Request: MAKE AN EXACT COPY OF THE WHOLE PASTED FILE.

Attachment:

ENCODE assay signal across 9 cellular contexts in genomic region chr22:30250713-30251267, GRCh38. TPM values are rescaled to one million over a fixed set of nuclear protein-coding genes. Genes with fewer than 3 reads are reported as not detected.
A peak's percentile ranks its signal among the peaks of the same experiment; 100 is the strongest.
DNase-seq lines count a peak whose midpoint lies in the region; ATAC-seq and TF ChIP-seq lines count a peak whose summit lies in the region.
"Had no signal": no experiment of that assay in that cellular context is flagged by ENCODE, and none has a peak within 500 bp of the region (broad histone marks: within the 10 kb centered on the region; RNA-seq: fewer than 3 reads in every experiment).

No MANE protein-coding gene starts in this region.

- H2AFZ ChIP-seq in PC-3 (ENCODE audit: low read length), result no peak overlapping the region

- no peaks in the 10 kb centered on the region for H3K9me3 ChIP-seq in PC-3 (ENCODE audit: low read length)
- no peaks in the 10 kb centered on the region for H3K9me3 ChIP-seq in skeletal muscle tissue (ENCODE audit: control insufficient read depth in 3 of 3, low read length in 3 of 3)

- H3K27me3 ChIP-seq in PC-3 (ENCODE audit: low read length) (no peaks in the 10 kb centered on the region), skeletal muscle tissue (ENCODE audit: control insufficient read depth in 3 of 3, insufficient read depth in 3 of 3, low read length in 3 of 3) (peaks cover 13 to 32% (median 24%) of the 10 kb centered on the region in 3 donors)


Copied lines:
ENCODE assay signal across 9 cellular contexts in genomic region chr22:30250713-30251267, GRCh38. TPM values are rescaled to one million over a fixed set of nuclear protein-coding genes. Genes with fewer than 3 reads are reported as not detected.
A peak's percentile ranks its signal among the peaks of the same experiment; 100 is the strongest.
DNase-seq lines count a peak whose midpoint lies in the region; ATAC-seq and TF ChIP-seq lines count a peak whose summit lies in the region.
"Had no signal": no experiment of that assay in that cellular context is flagged by ENCODE, and none has a peak within 500 bp of the region (broad histone marks: within the 10 kb centered on the region; RNA-seq: fewer than 3 reads in every experiment).

No MANE protein-coding gene starts in this region.

- H2AFZ ChIP-seq in PC-3 (ENCODE audit: low read length), result no peak overlapping the region

- no peaks in the 10 kb centered on the region for H3K9me3 ChIP-seq in PC-3 (ENCODE audit: low read length)
- no peaks in the 10 kb centered on the region for H3K9me3 ChIP-seq in skeletal muscle tissue (ENCODE audit: control insufficient read depth in 3 of 3, low read length in 3 of 3)

- H3K27me3 ChIP-seq in PC-3 (ENCODE audit: low read length) (no peaks in the 10 kb centered on the region), skeletal muscle tissue (ENCODE audit: control insufficient read depth in 3 of 3, insufficient read depth in 3 of 3, low read length in 3 of 3) (peaks cover 13 to 32% (median 24%) of the 10 kb centered on the region in 3 donors)